On Thursday, January 15th, the nominations for the 87th Annual Academy Awards will be announced and if last night's Golden Globes are any indication, it looks like the Best Actor win this year comes down to two performances: Eddie Redmayne's physically transformative work as Stephen Hawking in the Oscar-bait biopic The Theory of Everything and the comeback of 80s movie star Michael Keaton as Riggan Thomson, a former superhero looking for an artistic rebirth in Birdman. I think the slight edge goes to Keaton, in a film more generally liked overall, and whose teary acceptance speech last night left many moved. The other three rounding out the category will undoubtably include Benedict Cumberbatch in The Imitation Game and Jake Gyllenhaal, who at one point seemed like a longshot, but after recognition from SAG, the Golden Globes, and BAFTA seems pretty secure with a nom. The last spot, once reserved for Steve Carell's dramatic work in Foxcatcher seems to have lost steam with a chilly reception for the film (I was not a fan). So given the love the Academy has for biopics, and how great the film actually is, I predict the 5th spot goes to David Oyelowo as Martin Luther King, Jr. in Selma. A moving performance that brought some humanity to the revered icon.
Every year, there are great performances that just never mange to make it in the final five. And I can't always say that I ever really agree with the opinion of the Academy (actually, more times than not, we aren't in agreement. Previously, the week before nominations are announced, I've always selected a favorite performance of mine in each of the acting categories and made an impassioned plea that somehow they are honored with a nomination. (Check out previous years here and here.) I'm continuing it this year with my Best Actor pick, Ralph Fiennes in Wes Anderson's The Grand Budapest Hotel.
FYC: Ralph Fiennes in The Grand Budapest Hotel as Best Actor
Classically trained, British Actor Ralph Fiennes has a reputation for being, well, intense. Perhaps it was due to the film that first brought him recognition and his first Oscar nomination (and what should've been a win), brilliantly playing a sadistic Nazi officer in Steven Spielberg's Best Picture winner Schindler's List (1993). Even when he became a romantic leading man, like in his other Oscar-nominated performance in another Best Picture winner The English Patient (1996), Fiennes still brought a smoldering intensity to his role. His love for Kristin Scott Thomas' Katharine almost more possessive and all-consuming than your regular affair. It doesn't help that he spends the majority of the film as a burn victim. From playing the noseless embodiment of pure evil as Harry Potter's Voldemort to a violent, expletive-spouting killer in the dark comedy, In Bruges, it's safe to say that a light-hearted Fiennes is not something we're accustomed to seeing.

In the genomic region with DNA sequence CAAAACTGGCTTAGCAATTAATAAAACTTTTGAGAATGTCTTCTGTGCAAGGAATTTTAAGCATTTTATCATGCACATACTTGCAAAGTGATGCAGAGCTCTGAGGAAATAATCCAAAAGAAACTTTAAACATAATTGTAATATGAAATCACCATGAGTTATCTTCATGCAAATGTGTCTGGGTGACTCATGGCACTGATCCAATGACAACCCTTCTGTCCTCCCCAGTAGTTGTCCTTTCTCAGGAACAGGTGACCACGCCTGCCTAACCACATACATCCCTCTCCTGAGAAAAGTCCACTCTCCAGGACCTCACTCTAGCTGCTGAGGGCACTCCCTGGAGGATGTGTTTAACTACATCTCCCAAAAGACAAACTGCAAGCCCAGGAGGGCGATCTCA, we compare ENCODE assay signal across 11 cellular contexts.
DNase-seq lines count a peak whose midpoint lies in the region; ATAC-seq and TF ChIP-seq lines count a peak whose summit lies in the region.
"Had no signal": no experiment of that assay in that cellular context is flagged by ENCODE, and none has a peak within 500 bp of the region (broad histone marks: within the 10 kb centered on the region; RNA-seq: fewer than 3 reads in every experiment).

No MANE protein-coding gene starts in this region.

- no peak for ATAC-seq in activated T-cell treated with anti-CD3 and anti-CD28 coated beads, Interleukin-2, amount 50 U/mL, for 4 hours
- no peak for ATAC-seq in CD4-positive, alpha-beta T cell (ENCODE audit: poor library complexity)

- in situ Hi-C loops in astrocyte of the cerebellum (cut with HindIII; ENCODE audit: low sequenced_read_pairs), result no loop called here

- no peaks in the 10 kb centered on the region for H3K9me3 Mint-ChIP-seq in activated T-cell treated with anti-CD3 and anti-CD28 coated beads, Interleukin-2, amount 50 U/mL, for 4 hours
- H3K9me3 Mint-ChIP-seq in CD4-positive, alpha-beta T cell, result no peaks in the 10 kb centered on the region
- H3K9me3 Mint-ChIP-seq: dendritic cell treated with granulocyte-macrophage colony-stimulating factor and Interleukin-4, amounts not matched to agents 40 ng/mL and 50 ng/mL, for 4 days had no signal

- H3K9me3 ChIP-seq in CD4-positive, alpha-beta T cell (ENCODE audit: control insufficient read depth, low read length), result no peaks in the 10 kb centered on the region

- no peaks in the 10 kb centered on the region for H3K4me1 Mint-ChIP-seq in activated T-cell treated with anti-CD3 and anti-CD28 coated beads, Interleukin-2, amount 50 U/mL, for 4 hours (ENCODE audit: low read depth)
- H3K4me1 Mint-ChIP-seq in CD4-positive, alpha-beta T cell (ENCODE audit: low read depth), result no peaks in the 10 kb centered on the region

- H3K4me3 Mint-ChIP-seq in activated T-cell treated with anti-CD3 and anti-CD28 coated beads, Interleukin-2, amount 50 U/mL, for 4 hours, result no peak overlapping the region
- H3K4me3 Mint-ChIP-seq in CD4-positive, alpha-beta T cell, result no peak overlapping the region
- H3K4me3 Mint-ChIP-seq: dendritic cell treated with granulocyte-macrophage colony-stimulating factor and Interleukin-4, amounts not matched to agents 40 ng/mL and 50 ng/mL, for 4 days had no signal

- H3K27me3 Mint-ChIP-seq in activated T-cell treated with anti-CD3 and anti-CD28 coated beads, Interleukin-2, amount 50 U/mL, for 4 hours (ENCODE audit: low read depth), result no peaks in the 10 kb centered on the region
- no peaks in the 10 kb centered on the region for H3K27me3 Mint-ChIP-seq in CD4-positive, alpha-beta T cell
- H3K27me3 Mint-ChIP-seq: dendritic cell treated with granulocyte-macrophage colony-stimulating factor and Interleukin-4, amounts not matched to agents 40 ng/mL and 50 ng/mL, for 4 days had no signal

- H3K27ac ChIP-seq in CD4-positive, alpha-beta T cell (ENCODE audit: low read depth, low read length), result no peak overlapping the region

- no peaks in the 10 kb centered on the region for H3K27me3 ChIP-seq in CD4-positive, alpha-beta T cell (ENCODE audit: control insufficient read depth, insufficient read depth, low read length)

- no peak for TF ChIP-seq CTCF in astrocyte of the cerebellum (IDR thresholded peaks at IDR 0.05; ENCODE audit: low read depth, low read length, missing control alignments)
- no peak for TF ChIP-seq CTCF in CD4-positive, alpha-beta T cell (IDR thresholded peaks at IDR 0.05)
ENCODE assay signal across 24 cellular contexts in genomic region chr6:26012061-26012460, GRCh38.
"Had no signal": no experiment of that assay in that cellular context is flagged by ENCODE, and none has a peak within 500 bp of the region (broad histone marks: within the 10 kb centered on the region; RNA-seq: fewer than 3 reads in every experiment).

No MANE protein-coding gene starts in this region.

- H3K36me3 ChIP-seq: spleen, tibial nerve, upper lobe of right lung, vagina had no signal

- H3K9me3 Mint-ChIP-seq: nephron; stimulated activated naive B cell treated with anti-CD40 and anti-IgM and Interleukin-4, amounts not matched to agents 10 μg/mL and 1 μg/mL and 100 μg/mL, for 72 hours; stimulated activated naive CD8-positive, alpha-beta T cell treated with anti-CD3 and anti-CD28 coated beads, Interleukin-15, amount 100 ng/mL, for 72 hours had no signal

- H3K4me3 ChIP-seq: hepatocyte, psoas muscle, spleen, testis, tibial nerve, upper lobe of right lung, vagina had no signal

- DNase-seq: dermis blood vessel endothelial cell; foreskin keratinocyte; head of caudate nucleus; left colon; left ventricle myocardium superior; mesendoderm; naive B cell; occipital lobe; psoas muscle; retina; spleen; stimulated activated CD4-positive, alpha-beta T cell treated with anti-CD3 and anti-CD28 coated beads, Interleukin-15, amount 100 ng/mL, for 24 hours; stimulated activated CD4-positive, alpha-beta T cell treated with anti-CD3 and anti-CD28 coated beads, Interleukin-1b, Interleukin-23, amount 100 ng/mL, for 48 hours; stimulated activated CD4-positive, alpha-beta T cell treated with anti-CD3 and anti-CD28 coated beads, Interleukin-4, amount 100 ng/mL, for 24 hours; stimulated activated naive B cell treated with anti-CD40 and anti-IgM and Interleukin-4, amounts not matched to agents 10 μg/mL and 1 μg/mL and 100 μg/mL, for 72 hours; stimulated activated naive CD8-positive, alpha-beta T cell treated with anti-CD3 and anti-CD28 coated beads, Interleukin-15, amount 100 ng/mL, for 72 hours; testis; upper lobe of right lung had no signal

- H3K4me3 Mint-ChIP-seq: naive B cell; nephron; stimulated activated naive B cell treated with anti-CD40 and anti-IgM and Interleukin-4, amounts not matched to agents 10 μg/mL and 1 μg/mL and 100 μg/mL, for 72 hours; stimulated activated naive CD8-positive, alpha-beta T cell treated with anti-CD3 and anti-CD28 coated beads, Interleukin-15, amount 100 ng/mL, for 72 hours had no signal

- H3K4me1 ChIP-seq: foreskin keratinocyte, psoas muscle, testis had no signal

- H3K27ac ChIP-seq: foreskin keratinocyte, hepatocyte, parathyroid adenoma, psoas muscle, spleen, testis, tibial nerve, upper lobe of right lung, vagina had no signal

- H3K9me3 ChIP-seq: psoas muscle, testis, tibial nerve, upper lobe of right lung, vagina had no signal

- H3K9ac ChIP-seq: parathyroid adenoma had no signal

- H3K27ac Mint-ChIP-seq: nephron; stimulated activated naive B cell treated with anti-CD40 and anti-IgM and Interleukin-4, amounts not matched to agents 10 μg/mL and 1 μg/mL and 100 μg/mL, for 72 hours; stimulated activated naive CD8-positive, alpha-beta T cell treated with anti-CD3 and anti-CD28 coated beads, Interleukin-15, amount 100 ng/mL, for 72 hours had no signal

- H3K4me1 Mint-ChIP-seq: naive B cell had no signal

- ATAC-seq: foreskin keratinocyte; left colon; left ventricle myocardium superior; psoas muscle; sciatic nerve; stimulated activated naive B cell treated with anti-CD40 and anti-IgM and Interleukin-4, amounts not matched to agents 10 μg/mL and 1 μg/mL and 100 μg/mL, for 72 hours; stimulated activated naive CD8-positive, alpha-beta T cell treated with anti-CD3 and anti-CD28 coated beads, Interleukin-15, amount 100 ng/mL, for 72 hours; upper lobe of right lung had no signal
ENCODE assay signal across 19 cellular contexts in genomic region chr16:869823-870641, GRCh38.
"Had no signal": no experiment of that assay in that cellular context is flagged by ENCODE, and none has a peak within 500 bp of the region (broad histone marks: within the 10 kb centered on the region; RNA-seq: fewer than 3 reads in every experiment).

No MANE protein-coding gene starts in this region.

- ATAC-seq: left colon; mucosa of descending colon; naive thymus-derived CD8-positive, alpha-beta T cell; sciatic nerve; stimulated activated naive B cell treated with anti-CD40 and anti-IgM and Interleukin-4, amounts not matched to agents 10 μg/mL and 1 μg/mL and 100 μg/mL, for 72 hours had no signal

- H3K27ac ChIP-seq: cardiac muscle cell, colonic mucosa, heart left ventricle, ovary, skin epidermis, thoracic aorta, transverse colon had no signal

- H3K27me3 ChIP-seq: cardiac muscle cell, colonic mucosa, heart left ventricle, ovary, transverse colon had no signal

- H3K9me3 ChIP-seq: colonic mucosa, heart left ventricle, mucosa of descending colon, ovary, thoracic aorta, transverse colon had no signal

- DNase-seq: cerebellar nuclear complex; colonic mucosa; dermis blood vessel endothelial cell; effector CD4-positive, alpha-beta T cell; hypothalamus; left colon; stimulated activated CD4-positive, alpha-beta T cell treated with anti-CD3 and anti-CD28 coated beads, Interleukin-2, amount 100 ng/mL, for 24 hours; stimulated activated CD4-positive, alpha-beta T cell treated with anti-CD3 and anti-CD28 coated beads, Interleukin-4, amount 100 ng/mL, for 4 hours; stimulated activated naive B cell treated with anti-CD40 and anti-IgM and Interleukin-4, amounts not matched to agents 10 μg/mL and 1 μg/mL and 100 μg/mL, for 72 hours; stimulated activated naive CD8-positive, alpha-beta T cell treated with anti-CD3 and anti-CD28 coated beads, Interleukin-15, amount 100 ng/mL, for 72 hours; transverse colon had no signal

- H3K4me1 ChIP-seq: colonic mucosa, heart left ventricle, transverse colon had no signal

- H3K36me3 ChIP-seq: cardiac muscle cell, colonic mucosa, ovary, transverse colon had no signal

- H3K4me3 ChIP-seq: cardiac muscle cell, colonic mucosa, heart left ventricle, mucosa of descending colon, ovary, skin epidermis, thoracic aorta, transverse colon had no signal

Which is why his turn as Monsieur Gustave H. the concierge of the prestigious titular hotel at the center of Wes Anderson's colorfully detailed caper seems like such a departure for the actor and a wondrous revelation. As the suave, heavily-perfumed proprietor, Gustave has a tendency to be a little hands-on with the older, female clientele and Fiennes playing off his clipped, upper-crust persona relishes the opportunity to subvert his image. His Gustave H. is a bit of a cad and pretty much a snob, but Fiennes makes him endearingly so. Much has been said about how Anderson's films are perfectly calibrated and meticulously crafted, and Fiennes' comedic timing is just as precise - deadpan, droll, and there's nothing quite like hearing Fiennes deftly dropping a well-placed f-bomb to awaken a naughty comedic sensibility titillating in its execution.
The Academy has a tendency to overlook performances as effortlessly enjoyable as this, preferring their actors to suffer for their art. But after years of watching Ralph Fiennes suffering to great effect, it would be wonderful if his foray into comedy was also able to be recognized by the Academy. And in a year of intense performances from other actors in biopics or disabilities, it only seems right that perhaps the Academy should lighten up a bit. After all, one of our most intense actors did this year and it couldn't have been better.
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Final Best Actor Predictions
Benedict Cumberbatch The Imitation Game
Jake Gyllenhaal Nightcrawler
Michael Keaton Birdman
David Oyelowo Selma
Eddie Redmayne The Theory of Everything
My Favorite Best Actor Performances
Ralph Fiennes The Grand Budapest Hotel
Jake Gyllenhaal Nightcrawler
Tom Hardy Locke
John Lithgow Love Is Strange
Jack O'Connell Starred Up